Missoula, MT-The Vital Ground Foundation announced today that it has been awarded a $100,000 grant from the Alberta, Canada-based Yellowstone to Yukon Conservation Initiative (Y2Y).
The funds, which will be allocated over a 2 year period, originated from a three-year $800,000 grant to Y2Y from the Legacy Fund of Chicago to help implement conservation strategies in the Cabinet-Purcell corridor, one of only two remaining corridors within the Yellowstone to Yukon region with the potential to connect grizzly bears living in the lower 48 states to more robust populations in Canada. The funding comes amid a property and development boom in the region that has raised the concerns of residents and conservationists alike.
Vital Ground will use the grant money to work cooperatively with willing landowners to expand private lands conservation within the Selkirk and Cabinet-Yaak ecosystems of north Idaho and northwestern Montana. Special focus will be on identifying and conserving strategically located parcels that are crucial for grizzly bear conservation, recovery, and ecosystem connectivity. Conservation of these lands will also help to maintain the rural character of these areas that many local residents seek to preserve in the midst of increasing development pressures.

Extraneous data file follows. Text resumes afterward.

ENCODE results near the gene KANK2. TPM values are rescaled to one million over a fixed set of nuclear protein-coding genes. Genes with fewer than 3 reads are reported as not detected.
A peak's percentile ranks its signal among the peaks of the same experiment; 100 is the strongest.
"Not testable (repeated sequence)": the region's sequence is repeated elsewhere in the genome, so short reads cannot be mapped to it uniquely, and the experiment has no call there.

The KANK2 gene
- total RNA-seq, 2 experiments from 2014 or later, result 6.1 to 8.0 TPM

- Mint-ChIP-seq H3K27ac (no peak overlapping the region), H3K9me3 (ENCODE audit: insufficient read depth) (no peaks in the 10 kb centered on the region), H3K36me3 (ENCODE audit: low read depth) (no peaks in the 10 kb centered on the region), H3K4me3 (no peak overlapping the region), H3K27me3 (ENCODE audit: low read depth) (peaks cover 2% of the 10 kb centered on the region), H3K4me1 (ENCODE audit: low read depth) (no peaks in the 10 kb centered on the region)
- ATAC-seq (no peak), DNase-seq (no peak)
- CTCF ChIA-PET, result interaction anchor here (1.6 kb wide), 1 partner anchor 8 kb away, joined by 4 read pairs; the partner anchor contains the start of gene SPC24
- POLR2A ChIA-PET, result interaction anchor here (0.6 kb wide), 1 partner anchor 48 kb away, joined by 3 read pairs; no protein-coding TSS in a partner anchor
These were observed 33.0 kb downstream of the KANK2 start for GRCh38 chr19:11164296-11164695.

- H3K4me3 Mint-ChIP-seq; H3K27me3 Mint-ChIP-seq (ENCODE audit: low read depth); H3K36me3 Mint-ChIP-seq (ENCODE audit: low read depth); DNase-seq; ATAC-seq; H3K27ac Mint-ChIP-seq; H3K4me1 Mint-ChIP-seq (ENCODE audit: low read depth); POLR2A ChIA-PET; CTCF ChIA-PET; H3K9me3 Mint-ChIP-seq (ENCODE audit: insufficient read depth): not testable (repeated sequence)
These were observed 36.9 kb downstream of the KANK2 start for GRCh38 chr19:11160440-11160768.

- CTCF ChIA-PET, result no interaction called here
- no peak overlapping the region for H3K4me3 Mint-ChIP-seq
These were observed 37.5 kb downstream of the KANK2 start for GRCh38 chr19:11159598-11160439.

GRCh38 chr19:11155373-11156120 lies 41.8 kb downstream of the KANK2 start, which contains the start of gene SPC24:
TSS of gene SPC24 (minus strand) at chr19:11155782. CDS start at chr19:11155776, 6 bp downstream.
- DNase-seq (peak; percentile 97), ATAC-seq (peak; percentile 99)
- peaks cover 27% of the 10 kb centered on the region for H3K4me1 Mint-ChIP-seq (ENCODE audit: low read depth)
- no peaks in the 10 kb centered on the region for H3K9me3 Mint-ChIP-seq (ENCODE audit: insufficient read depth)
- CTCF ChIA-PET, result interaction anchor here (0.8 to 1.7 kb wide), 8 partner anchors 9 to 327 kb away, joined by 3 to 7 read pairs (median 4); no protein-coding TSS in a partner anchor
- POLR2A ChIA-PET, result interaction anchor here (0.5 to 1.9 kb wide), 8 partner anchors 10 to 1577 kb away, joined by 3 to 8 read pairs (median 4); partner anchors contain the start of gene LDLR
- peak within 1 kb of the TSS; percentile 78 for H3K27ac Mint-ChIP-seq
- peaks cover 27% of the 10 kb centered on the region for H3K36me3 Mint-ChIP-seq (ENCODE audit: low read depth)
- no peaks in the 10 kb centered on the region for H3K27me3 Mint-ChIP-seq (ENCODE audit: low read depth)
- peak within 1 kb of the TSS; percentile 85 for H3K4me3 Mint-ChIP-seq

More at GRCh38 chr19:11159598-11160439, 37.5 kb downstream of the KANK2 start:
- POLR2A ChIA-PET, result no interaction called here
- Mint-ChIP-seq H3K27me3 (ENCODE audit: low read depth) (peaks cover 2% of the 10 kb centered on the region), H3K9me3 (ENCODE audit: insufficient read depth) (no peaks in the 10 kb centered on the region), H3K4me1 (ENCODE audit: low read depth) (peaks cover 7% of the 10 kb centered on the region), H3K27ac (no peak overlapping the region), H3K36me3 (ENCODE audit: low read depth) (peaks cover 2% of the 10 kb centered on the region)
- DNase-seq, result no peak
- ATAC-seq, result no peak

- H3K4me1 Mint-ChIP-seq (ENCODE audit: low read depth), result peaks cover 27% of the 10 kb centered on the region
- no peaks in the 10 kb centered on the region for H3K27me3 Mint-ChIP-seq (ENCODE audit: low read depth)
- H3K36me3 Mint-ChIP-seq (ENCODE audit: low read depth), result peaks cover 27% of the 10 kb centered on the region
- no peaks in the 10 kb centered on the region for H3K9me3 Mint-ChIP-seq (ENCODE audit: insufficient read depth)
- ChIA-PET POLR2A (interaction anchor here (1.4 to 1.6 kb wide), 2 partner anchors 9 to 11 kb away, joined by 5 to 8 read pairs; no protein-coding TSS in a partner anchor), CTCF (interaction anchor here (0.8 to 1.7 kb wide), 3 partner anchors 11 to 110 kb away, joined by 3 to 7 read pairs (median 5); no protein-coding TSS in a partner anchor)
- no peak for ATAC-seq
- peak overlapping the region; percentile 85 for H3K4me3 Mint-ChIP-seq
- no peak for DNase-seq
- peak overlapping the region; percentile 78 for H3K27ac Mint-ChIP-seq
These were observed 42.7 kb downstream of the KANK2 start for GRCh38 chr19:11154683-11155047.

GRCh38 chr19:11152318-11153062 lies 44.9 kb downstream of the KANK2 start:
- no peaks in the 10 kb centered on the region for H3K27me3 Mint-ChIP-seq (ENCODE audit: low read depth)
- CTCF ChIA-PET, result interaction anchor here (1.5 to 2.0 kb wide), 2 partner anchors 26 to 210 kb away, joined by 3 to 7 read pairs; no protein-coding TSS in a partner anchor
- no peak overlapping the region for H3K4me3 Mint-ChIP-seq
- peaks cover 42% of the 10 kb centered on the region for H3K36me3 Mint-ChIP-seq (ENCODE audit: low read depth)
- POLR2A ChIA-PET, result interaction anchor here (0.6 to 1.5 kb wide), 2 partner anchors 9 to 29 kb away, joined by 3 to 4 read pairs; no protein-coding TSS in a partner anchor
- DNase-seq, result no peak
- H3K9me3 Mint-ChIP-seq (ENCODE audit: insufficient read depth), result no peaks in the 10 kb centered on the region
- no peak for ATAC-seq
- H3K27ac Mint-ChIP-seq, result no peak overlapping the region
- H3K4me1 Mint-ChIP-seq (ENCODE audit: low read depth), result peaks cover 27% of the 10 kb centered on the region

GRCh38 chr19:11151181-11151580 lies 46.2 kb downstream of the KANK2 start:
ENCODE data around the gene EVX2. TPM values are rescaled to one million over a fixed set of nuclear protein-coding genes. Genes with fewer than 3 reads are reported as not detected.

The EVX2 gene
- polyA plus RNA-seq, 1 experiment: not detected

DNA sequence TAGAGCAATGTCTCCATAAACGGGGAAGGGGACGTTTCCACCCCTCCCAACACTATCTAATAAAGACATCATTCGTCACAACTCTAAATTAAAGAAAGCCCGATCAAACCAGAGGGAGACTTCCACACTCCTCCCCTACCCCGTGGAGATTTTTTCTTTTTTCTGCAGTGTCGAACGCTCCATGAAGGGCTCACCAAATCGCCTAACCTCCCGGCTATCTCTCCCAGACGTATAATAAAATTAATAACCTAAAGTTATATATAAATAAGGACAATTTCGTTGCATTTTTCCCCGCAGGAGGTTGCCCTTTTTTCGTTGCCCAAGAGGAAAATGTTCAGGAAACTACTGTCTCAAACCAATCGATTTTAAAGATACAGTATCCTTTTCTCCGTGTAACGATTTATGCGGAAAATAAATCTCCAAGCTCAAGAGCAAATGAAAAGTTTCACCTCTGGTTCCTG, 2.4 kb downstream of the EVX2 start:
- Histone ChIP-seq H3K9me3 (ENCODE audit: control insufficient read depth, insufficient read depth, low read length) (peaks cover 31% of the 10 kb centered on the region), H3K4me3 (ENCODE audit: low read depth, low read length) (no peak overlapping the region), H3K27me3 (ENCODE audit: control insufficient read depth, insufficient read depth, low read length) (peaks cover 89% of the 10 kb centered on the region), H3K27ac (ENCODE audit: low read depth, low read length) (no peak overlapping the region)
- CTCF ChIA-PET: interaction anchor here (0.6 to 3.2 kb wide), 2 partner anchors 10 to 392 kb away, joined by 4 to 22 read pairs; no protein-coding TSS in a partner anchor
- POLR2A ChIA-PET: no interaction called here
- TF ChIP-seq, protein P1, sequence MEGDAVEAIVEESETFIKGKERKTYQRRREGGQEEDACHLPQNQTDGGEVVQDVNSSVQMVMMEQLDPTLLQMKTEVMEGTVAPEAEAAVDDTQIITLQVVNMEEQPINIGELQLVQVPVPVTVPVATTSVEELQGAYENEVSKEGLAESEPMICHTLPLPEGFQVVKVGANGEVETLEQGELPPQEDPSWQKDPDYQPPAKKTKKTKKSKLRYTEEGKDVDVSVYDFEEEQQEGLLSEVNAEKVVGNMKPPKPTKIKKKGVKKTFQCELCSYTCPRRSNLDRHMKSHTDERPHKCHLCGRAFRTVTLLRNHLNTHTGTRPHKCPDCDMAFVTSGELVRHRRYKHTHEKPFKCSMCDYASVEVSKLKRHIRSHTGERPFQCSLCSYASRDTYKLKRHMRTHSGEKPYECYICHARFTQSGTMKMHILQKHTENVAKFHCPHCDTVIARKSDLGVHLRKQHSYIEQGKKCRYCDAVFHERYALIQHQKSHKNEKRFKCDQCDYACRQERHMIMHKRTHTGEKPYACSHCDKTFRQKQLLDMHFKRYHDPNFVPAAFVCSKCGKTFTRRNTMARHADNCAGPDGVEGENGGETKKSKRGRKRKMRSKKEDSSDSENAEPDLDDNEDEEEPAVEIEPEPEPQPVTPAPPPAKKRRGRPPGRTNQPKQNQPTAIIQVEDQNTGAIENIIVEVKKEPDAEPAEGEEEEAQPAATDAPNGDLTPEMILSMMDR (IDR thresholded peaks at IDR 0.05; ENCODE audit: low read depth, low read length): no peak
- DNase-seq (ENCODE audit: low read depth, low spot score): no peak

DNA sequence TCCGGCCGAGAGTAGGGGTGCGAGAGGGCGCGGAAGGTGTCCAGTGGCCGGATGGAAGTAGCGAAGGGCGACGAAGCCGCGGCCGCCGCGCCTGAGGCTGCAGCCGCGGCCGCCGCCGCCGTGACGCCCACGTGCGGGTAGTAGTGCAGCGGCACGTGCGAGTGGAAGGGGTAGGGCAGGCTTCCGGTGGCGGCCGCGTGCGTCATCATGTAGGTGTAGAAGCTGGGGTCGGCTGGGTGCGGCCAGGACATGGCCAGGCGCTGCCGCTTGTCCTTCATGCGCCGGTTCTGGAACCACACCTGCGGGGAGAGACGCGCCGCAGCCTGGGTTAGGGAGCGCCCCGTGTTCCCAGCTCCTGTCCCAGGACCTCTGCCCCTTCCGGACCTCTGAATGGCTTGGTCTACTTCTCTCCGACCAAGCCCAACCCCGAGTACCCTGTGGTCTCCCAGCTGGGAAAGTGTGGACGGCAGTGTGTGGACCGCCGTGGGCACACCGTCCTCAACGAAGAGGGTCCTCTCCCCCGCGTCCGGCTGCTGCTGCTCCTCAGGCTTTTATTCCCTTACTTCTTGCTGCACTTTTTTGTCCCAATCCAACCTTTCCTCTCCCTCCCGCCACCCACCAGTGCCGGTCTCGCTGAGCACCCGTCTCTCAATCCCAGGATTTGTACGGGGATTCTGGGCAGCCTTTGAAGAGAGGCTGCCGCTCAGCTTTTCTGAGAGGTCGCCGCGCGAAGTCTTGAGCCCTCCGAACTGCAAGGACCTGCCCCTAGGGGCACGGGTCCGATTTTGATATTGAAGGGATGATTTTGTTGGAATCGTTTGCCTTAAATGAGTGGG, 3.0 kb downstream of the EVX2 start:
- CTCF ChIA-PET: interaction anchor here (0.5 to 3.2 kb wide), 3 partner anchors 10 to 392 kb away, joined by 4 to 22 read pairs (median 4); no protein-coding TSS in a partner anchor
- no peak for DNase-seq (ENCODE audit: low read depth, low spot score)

“Y2Y and Vital Ground have a common interest in conserving lands that preserve biodiversity and promote wildlife population connectivity in a way that will keep habitat in the hands of private landowners and permit traditional uses of the land,” says Sarah Elmeligi of Y2Y.
“Both Y2Y and Vital Ground use the grizzly bear as an umbrella species to guide landscape scale conservation efforts. Because of this common interest, we are excited to work closely with Vital Ground in Montana,” Elmeligi continued.
“As a keystone or umbrella species, the condition of a grizzly population can tell us a lot about the condition of the ecosystem,” states Gary Wolfe, Vital Ground’s executive director. “If the grizzly is faring well, chances are all other life in the ecosystem is too. Unfortunately, this is not the case with the grizzlies in the Selkirks and Cabinets.”
Biologists estimate that only about forty grizzlies survive in each of these ecosystems, making them the most vulnerable populations in the lower 48.
“We believe the Y2Y funding could not have come at a more pivotal time,” Wolfe adds.
If the program is successful, it will ultimately help link Canada grizzlies to the northern end of the Selway-Bitterroot ecosystem, the largest wildland complex south of Canada and currently without a permanent grizzly population.
“That, without a doubt, is the sort of landscape-level conservation success that Vital Ground originally set out to achieve on behalf of the Great Bear,” says Wolfe.
Vital Ground is the only land trust in North America that works exclusively to protect private wildlands crucial to the grizzly bear. Since its founding in 1990, Vital Ground has helped to protect and enhance more than 417,000 acres of habitat crucial to grizzly and other wildlife in Montana, Idaho, Wyoming, Alaska, and British Columbia.
To learn more or to support Vital Ground, visit www.vitalground.org or call (406) 549-8650.